Windcloud Operates Data Centres and Cloud Computing as a Sustainable Model

Thomas Reimers about CO2-neutral Data Centres

13.12.2019 - Windcloud operates data centres and cloud computing as a sustainable model with green electricity from renewable energies. In the interview withGIT SECURITY, Managing Director Tho...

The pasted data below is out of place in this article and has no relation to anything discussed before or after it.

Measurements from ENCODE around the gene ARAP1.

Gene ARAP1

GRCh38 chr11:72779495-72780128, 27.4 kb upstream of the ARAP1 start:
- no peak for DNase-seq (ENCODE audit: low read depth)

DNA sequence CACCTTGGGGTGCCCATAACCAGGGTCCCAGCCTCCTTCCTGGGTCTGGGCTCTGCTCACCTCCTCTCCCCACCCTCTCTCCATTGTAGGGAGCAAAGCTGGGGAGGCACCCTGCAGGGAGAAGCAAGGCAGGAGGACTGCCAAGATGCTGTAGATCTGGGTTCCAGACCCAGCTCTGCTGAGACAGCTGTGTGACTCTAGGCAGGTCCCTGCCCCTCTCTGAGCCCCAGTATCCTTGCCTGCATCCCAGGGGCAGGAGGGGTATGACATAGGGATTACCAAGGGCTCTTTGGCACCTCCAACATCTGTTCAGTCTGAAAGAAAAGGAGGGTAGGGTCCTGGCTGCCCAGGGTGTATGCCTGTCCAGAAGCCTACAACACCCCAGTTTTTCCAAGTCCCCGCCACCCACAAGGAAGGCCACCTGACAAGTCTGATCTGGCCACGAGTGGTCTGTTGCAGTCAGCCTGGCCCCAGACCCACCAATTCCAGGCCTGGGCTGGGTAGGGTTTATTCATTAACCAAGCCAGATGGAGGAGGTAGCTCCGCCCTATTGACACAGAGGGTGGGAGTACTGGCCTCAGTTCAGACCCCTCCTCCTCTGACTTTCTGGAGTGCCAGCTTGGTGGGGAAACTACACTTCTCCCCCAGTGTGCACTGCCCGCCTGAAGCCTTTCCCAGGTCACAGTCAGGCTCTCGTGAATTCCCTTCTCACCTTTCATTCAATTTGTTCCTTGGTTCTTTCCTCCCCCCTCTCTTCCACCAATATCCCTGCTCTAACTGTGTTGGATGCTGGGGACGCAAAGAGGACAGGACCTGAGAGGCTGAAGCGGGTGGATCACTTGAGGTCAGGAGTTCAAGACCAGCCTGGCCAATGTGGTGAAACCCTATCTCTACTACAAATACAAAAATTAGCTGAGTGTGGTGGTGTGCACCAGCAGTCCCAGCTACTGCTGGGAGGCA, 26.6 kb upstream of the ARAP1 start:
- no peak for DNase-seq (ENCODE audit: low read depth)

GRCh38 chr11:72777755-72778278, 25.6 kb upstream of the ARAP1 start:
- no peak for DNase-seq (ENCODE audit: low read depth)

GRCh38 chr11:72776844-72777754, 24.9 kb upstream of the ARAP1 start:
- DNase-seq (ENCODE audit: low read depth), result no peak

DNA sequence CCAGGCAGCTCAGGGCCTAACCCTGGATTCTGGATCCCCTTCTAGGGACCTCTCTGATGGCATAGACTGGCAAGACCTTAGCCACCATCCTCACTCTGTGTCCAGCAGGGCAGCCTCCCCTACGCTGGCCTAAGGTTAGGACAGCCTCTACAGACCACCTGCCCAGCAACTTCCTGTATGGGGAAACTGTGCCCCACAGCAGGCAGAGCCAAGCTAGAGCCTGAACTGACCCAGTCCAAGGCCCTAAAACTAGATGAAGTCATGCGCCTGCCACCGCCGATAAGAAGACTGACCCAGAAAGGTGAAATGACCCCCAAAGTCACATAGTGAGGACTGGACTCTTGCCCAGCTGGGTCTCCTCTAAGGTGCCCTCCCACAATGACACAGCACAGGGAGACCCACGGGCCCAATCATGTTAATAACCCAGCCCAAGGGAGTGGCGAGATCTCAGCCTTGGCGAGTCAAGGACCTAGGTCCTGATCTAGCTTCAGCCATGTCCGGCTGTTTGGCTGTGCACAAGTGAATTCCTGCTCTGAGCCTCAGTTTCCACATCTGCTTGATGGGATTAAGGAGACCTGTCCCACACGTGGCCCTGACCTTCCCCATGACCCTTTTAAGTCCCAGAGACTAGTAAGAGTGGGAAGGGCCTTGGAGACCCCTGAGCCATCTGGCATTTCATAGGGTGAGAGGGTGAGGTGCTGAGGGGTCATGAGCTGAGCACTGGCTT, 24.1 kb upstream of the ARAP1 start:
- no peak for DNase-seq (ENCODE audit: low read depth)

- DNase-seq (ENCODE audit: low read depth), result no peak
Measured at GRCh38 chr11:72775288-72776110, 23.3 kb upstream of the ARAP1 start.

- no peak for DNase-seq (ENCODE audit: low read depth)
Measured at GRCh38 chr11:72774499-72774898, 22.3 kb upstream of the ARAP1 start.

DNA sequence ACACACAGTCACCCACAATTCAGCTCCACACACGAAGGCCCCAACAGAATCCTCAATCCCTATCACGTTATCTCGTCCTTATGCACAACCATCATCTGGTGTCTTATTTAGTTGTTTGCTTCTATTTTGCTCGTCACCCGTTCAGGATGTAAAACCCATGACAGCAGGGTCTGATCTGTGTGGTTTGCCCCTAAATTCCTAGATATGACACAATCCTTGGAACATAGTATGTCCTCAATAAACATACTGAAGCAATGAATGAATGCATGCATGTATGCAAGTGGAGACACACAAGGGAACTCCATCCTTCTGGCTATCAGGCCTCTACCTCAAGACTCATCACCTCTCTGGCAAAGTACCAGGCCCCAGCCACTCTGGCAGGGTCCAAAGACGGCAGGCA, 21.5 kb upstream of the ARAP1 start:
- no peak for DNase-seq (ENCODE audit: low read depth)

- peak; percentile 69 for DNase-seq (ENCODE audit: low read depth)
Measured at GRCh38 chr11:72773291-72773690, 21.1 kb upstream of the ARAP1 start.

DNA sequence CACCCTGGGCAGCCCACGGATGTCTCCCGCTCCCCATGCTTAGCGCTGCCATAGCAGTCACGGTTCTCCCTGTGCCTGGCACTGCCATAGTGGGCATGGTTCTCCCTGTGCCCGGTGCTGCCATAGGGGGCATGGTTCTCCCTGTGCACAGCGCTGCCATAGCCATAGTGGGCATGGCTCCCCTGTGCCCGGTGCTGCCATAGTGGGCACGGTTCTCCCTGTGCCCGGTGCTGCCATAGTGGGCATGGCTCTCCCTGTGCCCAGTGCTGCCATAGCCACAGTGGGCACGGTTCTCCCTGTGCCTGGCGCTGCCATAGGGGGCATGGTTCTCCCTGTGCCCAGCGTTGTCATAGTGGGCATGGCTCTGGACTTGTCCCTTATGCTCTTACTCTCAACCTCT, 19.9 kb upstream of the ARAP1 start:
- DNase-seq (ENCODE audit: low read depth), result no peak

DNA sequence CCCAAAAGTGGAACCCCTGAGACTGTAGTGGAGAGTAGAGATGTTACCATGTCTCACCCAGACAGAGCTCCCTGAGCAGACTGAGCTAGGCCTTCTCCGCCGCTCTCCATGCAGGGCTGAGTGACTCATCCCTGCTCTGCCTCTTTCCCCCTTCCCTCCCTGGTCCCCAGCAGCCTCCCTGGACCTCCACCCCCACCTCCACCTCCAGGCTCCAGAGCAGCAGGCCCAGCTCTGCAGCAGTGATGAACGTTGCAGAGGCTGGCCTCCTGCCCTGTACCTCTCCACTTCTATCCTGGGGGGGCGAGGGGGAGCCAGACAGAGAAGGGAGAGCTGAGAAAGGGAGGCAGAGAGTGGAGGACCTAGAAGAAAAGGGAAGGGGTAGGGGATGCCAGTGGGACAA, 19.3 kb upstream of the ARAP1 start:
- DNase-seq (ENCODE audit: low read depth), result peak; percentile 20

Windcloud operates data centres and cloud computing as a sustainable model – with green electricity from renewable ­energies. In the interview with GIT SECURITY, Managing Director Thomas Reimers explains how this all works.    GIT SECURITY: Mr. Reimers, your CO2-neutral and cost-efficient data centers, with which you also offer various cloud services, kill several trend birds with one technological stone. Could you first outline the basic idea of the whole thing?  Thomas Reimers: At Windcloud, the data center is the core of a larger, digital-energetic ecosystem. On the one hand, it constantly consumes large quantities of electricity, which is why we can buy 100 percent green electricity from local producers in the North Frisian region at very favourable conditions. Virtually, we use it to produce computing power, which is currently in demand in increasing quantities. Physically, this electricity is almost completely converted into heat. In contrast to other computer centres, where this waste heat usually goes up in the atmosphere, we refine this heat energy with the help of other producing industrial concepts, which are located directly next door. For example, we can keep greenhouses at the right temperature all year round or gently dry harvested biomass from surrounding fields. And all this in a very economical and sustainable way. This further added value earns money, which we refund to the data center operation and allocate to the kilowatt hours of electricity that were initially fed into the grid. The result is a serious cost advantage that we can pass on to our customers for the most part. Suddenly, we are more competitive because we work sustainably in cycles. I will then be able to sell organic products at a low price, and that will change everything.   The green energy comes from wind power and solar energy? Offshore wind turbines are also part of the system. What are the dimensions of this?  Thomas Reimers: In the North Frisia region and the west coast of Schleswig-Holstein, where we operate our sites, there are several gigawatts of green electricity available, primarily from wind and solar power, as well as many large storage facilities. This is the equivalent of several large coal-fired and nuclear power plants that can be replaced. We aim to operate over 12 megawatts of installed computing capacity in the course of 2020. By 2030, we want to have established an IT infrastructure with an equivalent capacity of 300 megawatts. The need for this is clear. And we can offer by far the most exciting overall package of security, price, holistic sustainability and maximum data protection.   You can buy wind power at low prices  what does this business model look like? Sustainability and competitive prices are obviously not a contradiction in terms?  Thomas Reimers: Technically speaking, it would be easy to use local green electricity directly. Unfortunately, the state and a very complicated, completely outdated legal situation put many hurdles in the way of implementing cost-effective direct use at the place of generating in an economical and low-risk manner. We are working with 16 specialists from the fields of renewable energies, energy law, energy trading and infrastructure planners on two promising concepts that guarantee us an apportionment-free use of electricity with 100 percent availability of supplies. Here we are making great progress. It has to be taken into account that the German electricity price consists of more than 70 percent apportionments such as the EEG apportionment, grid fees and electricity taxes and that only a small part is paid for the actual production of the energy. Since we do not use the grids, we and our customers should not pay these levies either.   The concepts already mentioned for the use of waste heat and other factors that are also used elsewhere contribute to sustainability?  Thomas Reimers: Sector coupling in general and waste heat utilisation in data centres have been big words for years. But actually doing it is not done by anyone on a serious scale. We have put many exciting concepts through their paces. Technically, almost anything is possible. Most approaches ultimately fail because of their economic viability. However, two approaches have made it into the final selection: With the data center waste heat, we now grow microalgae all year round in greenhouses, which are then sold to the food, cosmetics and pharmaceutical industries. In addition, we cultivate industrial hemp on outdoor areas with a partner network of regional farmers and then gently dry it with our data centre waste heat. A first drying plant of this kind will be completed in summer 2020. During biomass production and drying, a lot of CO2 is bound, which has a very positive and measurable effect on our CO2 footprint.   What does your safety concept look like?  Thomas Reimers: We can already offer the safety level of protection class 3. In addition, we are creating the infrastructural prerequisites to be able to implement protection classes 3+ and 4 in 2020. On the Green TEC Campus, our main location, we are building a multi-level security zone concept that leaves nothing to be desired in terms of access control and fire protection. We do not leave out any common measures of modern IT and network security. In addition, our sites are completely outside the so-called first strike area (nuclear war) and the earthquake probability is 0 percent. At the cyber security level, we also work with very experienced partners. In addition to our own resources, for example, we have entered into a strong partnership with A1 Digital, whose Security Operations Center (SOC) monitors and protects all data streams and accesses to our data centers in real time 24/7 and can ward off any attacks (e.g. DDoS) with the highest possible reliability.    Your data centers themselves are located on former military sites. What are the advantages?  Thomas Reimers: On former Bundeswehr properties, we find a very intact infrastructure in massive construction. The structural table was built here for eternity. We are now benefiting from this. It is also in the nature of things that these facilities  in which medium-range missiles and other highly sensitive goods were stored before our time  are very well shieldable from the outside world. It is easier to achieve a high level of physical safety than at other locations. This level of safety combined with uncompromising sustainability at an affordable price can only be achieved at a few locations in Germany or Europe.